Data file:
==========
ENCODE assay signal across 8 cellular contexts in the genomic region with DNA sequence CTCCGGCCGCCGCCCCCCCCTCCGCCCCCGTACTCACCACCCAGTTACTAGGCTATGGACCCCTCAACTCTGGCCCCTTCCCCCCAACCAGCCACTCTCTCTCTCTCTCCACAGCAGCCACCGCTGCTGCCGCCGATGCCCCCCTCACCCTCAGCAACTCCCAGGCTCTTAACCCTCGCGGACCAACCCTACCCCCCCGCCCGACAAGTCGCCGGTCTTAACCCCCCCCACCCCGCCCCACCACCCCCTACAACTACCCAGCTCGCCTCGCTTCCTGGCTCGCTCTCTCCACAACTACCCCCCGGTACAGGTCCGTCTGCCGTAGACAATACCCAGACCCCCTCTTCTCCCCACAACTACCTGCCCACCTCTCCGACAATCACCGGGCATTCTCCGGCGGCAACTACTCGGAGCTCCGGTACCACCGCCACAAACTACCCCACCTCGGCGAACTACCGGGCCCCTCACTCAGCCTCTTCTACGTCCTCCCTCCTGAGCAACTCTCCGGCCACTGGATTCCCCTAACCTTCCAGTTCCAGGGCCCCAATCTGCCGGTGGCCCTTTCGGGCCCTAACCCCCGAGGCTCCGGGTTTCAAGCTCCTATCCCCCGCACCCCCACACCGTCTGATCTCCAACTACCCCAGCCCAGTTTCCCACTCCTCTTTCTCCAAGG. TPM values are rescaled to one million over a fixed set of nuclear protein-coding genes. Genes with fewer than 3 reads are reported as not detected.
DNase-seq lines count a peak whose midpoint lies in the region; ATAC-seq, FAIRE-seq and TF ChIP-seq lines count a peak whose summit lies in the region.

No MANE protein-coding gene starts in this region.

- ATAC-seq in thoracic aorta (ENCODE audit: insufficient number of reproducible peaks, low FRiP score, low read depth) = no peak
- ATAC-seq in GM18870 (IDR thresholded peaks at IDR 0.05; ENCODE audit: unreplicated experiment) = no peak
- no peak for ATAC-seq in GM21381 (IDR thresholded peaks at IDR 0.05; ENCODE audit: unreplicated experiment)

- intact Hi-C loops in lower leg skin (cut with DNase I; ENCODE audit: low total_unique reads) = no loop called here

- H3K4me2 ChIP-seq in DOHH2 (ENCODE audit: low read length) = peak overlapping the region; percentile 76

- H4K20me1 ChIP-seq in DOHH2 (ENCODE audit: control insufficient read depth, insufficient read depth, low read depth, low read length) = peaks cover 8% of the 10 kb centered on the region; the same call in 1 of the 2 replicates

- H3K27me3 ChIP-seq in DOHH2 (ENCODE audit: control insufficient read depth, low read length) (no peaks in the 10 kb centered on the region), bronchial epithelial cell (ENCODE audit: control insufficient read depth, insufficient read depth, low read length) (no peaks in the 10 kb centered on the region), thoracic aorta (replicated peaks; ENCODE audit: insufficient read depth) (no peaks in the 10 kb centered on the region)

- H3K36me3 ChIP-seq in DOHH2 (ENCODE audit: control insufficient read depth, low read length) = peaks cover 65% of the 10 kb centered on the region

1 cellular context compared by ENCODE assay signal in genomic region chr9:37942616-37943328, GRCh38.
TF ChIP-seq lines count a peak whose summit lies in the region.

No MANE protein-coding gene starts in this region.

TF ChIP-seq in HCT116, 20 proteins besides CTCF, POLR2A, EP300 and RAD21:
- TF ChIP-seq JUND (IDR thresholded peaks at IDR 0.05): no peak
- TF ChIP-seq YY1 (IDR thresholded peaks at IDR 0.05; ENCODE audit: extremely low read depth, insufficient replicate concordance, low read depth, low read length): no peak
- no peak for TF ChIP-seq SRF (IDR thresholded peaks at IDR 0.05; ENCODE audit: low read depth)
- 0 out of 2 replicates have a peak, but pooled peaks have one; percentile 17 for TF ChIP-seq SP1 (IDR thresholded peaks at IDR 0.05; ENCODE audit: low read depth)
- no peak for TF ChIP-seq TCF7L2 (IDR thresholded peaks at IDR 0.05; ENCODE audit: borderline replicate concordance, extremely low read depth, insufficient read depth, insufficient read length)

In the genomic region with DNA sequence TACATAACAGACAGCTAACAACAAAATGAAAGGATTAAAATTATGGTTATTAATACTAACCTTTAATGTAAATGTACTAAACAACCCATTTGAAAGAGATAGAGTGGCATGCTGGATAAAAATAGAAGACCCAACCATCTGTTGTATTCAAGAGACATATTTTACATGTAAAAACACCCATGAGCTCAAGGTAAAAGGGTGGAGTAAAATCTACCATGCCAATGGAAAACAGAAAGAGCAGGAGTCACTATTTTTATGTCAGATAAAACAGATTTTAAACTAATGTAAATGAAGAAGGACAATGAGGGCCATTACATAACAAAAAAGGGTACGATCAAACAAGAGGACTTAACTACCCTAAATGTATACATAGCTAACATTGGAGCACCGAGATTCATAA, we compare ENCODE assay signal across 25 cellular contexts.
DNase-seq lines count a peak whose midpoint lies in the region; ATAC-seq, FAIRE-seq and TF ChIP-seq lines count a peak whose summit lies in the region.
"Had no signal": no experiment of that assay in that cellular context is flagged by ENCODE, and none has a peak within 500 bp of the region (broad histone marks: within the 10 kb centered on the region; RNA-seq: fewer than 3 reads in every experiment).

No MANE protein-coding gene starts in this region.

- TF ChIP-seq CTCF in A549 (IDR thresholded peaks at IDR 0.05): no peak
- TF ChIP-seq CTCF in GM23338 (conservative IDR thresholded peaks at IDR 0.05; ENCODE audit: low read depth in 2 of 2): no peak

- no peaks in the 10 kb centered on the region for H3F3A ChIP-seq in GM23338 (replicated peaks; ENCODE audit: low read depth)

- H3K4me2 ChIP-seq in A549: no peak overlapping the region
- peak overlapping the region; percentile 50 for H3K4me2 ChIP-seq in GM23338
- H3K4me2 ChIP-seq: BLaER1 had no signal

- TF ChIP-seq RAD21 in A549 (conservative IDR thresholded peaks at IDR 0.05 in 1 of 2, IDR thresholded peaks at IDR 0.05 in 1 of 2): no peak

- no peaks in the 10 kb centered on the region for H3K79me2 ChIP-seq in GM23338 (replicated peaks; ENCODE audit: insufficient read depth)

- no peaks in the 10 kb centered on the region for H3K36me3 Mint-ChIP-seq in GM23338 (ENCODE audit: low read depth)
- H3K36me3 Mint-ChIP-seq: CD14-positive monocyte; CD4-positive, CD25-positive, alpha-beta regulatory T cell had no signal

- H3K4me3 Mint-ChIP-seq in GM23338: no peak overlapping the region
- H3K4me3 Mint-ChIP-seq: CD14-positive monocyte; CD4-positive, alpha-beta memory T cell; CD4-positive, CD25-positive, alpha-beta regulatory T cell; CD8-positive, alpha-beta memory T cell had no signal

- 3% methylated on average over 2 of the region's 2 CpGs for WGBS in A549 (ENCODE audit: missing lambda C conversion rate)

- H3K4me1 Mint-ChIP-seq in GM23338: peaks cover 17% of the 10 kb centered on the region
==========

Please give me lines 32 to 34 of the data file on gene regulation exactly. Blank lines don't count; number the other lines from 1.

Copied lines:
- no peaks in the 10 kb centered on the region for H3K79me2 ChIP-seq in GM23338 (replicated peaks; ENCODE audit: insufficient read depth)

- no peaks in the 10 kb centered on the region for H3K36me3 Mint-ChIP-seq in GM23338 (ENCODE audit: low read depth)
- H3K36me3 Mint-ChIP-seq: CD14-positive monocyte; CD4-positive, CD25-positive, alpha-beta regulatory T cell had no signal